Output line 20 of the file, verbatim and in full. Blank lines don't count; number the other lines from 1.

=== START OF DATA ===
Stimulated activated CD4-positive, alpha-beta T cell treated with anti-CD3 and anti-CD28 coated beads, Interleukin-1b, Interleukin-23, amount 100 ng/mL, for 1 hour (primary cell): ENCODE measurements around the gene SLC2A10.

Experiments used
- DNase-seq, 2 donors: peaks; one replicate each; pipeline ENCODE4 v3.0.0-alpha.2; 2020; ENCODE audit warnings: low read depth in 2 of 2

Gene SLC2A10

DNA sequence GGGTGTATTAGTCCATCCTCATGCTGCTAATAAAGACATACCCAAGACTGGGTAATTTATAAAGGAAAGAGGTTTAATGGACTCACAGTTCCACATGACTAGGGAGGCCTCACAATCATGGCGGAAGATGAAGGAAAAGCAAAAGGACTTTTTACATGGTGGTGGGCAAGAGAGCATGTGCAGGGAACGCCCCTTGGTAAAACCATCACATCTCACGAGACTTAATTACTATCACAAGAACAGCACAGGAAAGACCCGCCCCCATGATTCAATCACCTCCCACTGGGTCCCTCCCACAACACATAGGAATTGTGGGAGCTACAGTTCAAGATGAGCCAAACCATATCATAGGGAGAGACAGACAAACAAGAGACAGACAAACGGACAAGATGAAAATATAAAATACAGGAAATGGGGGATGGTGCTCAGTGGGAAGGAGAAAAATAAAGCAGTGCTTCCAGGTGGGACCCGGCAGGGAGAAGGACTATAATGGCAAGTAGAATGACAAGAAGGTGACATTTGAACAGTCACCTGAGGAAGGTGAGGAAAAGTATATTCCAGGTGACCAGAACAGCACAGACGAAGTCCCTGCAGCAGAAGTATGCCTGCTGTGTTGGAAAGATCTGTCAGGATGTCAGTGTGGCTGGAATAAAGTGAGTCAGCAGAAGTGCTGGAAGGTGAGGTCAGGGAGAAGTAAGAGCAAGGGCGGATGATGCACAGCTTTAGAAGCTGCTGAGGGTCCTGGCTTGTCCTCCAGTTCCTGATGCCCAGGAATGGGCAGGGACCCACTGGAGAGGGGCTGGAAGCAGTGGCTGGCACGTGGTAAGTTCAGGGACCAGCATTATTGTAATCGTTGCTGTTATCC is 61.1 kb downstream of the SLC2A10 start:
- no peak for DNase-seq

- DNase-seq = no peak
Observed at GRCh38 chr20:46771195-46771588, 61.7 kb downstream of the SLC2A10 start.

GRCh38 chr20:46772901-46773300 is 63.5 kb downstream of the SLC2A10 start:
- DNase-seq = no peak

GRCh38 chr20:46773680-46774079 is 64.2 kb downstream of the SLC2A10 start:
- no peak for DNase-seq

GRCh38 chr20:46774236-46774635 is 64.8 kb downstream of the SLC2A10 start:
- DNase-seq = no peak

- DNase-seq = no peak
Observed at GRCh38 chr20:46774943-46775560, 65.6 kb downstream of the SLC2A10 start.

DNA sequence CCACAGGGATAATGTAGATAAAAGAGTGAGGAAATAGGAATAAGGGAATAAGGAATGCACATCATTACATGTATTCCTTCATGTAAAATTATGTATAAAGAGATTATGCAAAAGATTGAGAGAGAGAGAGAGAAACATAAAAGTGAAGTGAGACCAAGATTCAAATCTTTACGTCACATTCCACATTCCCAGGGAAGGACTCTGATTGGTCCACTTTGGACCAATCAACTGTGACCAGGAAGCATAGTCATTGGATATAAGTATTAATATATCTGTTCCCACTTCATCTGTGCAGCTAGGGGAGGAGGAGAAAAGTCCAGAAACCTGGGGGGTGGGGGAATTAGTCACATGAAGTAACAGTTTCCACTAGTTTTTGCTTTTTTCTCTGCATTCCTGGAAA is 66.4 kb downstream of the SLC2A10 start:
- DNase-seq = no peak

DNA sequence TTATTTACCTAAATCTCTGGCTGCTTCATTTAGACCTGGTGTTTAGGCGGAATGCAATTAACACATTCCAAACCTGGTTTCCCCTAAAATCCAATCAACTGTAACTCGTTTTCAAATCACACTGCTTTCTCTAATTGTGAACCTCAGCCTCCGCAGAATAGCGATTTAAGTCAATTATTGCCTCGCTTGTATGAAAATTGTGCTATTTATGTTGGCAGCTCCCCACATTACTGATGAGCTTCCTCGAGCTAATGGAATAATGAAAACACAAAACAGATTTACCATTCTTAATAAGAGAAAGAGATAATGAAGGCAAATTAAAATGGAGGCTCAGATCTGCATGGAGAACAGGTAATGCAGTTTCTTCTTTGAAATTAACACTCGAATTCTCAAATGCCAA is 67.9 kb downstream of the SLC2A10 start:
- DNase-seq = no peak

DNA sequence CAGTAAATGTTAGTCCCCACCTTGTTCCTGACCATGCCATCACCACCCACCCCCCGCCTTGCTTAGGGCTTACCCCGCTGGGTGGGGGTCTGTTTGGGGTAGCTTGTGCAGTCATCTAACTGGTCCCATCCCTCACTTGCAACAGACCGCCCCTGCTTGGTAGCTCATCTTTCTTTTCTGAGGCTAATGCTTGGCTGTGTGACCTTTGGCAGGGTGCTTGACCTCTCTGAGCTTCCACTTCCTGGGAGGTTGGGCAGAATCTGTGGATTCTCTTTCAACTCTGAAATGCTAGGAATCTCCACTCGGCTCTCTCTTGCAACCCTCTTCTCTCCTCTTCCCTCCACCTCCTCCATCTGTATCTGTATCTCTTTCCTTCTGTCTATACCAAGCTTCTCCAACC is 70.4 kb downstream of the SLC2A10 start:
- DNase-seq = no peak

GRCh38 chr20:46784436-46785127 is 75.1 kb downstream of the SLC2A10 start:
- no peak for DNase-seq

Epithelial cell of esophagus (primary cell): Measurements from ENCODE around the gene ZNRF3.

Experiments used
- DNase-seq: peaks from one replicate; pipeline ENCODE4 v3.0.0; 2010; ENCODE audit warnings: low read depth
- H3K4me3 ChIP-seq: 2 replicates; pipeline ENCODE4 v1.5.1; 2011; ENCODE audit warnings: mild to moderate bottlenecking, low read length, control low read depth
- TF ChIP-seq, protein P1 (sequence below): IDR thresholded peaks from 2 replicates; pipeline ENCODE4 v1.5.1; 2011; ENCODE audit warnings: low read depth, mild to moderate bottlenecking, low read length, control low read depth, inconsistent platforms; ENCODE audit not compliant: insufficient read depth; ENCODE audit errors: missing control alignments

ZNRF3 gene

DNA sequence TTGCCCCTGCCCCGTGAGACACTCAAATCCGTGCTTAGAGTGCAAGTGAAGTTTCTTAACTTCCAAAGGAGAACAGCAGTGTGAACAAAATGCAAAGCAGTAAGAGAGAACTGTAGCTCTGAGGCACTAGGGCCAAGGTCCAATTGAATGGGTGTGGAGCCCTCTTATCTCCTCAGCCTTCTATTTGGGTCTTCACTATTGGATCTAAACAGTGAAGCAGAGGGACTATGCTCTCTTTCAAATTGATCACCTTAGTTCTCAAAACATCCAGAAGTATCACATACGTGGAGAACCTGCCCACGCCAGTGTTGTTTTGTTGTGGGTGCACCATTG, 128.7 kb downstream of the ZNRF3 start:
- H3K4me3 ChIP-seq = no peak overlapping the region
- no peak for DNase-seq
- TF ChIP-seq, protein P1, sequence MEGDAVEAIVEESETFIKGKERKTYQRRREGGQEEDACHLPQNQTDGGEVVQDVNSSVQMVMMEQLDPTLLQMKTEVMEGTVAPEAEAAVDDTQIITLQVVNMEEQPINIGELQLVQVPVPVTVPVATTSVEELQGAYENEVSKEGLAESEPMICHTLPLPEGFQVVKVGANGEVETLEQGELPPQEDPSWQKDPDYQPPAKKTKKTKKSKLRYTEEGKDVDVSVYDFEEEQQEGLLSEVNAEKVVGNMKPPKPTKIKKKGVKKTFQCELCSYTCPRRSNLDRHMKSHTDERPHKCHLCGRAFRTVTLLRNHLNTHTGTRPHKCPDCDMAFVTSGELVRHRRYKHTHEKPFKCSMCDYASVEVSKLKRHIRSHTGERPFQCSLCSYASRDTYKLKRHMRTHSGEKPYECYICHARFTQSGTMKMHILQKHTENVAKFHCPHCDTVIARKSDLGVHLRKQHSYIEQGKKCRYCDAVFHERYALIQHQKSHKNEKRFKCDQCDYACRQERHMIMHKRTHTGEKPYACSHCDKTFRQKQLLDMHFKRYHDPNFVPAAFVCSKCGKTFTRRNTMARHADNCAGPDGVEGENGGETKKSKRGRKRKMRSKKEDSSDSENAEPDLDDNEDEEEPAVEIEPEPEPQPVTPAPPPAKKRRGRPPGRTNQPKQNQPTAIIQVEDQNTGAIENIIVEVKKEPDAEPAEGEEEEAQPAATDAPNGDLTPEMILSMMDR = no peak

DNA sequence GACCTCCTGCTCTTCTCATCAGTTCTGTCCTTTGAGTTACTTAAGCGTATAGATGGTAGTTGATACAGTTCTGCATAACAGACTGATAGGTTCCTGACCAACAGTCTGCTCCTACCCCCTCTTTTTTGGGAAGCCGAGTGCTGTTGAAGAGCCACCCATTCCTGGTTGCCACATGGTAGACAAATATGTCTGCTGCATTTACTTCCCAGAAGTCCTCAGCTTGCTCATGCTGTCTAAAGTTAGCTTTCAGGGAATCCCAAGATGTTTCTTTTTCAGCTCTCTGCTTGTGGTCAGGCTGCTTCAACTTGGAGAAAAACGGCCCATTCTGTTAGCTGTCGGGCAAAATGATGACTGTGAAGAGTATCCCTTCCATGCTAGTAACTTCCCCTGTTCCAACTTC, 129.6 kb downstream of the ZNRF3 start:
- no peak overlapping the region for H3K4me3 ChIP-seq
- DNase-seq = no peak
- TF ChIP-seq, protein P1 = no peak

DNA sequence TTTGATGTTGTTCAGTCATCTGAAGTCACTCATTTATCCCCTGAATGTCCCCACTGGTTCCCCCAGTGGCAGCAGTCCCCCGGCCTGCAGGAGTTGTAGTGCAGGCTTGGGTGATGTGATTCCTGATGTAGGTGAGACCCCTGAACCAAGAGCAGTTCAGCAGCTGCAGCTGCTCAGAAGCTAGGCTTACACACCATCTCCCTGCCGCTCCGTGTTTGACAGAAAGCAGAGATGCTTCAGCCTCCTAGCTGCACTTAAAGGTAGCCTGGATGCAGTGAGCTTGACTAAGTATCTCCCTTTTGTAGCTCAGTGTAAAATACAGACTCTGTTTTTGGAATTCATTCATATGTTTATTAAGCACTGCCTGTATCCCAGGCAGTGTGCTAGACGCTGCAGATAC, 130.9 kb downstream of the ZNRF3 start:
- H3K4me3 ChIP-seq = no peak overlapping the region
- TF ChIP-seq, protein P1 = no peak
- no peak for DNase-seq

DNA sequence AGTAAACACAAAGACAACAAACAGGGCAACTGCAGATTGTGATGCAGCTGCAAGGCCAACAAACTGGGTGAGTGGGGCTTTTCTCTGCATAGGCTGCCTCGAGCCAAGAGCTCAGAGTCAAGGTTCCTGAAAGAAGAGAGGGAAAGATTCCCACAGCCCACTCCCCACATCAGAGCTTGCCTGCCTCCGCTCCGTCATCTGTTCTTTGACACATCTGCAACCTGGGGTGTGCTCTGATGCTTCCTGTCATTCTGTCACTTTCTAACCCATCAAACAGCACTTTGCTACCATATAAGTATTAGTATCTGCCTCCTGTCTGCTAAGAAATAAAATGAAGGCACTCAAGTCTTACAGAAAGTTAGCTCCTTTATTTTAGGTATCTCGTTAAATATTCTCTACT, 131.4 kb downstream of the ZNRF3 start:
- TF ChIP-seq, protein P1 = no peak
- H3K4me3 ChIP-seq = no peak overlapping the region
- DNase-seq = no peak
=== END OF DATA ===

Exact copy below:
- DNase-seq = no peak